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Bowden J.J.,University of California at San Diego | Hoye T.T.,University of Aarhus | Hoye T.T.,Ecoinformatics and Biodiversity Group | Buddle C.M.,McGill University
Polar Biology

Fecundity and body size are central fitness-related traits, and their intra-specific responses to environmental variation are receiving increasing attention in the context of climate change. Recent results from Greenland indicate that temporal and spatial variation in body size differences between sexes (sexual size dimorphism) may be widespread among wolf spider species and could be related to climate. Here, we tested whether variation in elevation affected body size of three wolf spider (Araneae: Lycosidae) species in low-Arctic Canada, whether the sexes differed in their response to the cline, and whether changes in local density influenced this relationship. We also tested whether fecundity changed with elevation in two of the species, independent of body size variation. We found a significant sex-elevation interaction for Pardosa lapponica: female size decreased more in response to elevation than that of males. Males and females of Pardosa uintana decreased significantly in size with elevation at a similar rate. Alopecosa aculeata males increased in body size along the gradient while females did not. Pardosa lapponica females, but not P. uintana females, showed significant reduction in fecundity in response to elevation. P. uintana showed significant decreases in body size with increases in its population density. Changes in temperature and potential resource availability along the elevational gradient are probably causing these species- and sex-specific responses. Further summer warming of the region may alleviate current constraints on growth and reproduction of these species although sex-specific responses may affect their population dynamics. © 2013 Springer-Verlag Berlin Heidelberg. Source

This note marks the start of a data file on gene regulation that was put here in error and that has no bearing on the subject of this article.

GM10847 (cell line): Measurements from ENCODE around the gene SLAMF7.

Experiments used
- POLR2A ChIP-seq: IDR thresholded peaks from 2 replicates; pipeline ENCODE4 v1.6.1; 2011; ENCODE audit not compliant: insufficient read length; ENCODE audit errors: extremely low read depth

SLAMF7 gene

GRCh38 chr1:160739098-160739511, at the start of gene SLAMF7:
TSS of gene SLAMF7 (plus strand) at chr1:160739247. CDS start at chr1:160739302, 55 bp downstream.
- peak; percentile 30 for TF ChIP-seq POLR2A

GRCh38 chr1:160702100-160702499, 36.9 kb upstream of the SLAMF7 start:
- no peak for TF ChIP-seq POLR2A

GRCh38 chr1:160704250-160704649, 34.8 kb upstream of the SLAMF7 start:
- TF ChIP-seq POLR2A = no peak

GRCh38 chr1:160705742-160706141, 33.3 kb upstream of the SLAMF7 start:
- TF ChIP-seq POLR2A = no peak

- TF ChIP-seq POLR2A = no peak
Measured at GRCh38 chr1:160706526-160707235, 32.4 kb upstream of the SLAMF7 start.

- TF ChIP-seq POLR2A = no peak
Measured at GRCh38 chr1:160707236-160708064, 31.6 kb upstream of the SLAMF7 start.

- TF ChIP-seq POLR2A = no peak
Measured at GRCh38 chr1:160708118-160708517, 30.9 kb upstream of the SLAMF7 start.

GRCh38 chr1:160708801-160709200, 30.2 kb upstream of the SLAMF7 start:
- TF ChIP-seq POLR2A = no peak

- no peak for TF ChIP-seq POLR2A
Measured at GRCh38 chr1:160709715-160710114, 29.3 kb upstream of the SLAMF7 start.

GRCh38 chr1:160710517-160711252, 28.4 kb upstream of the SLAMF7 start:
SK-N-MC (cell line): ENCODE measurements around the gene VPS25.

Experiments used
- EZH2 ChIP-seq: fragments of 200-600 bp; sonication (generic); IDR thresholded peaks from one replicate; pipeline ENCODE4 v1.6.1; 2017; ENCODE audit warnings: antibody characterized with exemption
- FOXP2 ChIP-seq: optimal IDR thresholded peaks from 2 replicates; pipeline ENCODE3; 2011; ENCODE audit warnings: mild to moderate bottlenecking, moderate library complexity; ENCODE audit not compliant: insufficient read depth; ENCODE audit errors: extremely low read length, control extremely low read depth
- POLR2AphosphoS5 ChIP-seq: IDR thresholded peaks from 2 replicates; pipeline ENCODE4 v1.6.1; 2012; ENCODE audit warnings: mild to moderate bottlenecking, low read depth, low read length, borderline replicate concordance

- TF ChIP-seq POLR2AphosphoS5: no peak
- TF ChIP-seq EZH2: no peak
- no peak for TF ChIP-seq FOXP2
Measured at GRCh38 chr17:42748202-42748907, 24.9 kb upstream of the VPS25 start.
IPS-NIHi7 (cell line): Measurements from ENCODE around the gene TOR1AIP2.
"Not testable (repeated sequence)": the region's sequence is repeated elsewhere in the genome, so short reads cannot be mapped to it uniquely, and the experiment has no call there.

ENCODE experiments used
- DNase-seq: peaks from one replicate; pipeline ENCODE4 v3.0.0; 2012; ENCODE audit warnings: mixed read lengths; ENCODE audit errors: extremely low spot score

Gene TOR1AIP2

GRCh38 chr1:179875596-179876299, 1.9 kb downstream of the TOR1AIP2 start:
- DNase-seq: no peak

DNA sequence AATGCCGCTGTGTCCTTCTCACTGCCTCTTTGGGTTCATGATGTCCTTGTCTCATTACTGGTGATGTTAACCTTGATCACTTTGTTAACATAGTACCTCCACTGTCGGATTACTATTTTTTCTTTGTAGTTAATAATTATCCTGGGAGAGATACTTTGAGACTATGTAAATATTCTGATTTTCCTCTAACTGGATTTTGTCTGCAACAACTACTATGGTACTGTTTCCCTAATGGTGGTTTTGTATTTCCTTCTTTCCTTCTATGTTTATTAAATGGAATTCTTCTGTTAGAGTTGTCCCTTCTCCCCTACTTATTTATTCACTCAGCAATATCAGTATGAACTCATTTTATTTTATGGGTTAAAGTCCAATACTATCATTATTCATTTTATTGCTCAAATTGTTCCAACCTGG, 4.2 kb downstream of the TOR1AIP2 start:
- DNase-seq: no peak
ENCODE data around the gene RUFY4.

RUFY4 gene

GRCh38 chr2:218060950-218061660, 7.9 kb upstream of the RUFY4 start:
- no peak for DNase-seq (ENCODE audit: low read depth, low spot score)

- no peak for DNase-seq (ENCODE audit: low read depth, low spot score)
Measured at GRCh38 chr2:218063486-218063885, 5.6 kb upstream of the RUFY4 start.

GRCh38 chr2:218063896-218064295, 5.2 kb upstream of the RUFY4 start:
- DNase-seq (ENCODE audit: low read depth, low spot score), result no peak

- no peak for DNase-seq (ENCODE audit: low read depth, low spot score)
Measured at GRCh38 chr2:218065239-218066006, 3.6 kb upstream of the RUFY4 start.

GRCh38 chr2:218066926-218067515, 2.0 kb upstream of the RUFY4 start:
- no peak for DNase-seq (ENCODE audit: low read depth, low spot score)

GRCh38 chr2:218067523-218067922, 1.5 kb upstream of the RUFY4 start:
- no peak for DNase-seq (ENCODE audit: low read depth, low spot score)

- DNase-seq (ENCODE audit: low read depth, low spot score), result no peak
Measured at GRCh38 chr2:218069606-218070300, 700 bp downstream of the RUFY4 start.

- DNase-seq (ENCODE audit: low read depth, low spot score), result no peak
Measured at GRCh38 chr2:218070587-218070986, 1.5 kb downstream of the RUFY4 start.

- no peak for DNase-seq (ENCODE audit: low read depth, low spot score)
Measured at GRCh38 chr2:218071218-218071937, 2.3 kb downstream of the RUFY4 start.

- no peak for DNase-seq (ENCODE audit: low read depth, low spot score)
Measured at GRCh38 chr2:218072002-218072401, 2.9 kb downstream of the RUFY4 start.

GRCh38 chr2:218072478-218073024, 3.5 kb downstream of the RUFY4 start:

Tovaranonte J.,Ecoinformatics and Biodiversity Group | Blach-Overgaard A.,Ecoinformatics and Biodiversity Group | Pongsattayapipat R.,Queen Sirikit Botanic Garden | Svenning J.-C.,Ecoinformatics and Biodiversity Group | Barfod A.S.,Ecoinformatics and Biodiversity Group
Nordic Journal of Botany

Species distribution modeling has been widely used to address questions related to ecology, biogeography and species conservation on global and regional scales. Here, we study palms (Arecaceae) in a tropical biodiversity hotspot (Thailand) using species distribution modeling to assess range-limiting factors and estimate distribution and diversity patterns based on a comprehensive compilation of occurrence records. We focused on palms as a model group due to their key-stone importance for ecosystem functioning and socio-economics. Different combinations of climatic, non-climatic environmental and spatial predictors were used. The most accurate models as indicated by the 'area under the receiver operating characteristic curve' (AUC) statistic were those that combined all predictors. The four strongest single predictors of palm species distributions were, in decreasing order of importance, 1) latitude, 2) precipitation of driest quarter, 3) annual precipitation, and 4) minimum temperature of the coldest month, suggesting rainfall patterns and latitudinal spatial constraints as the main range determinants. Overlaying the predicted distributions revealed that potential palm hotspots are situated in the provinces of Satun and Yala in southern Thailand where vast areas remain relatively open to the discovery of new palm records and perhaps even new species. © 2013 The Authors. Source

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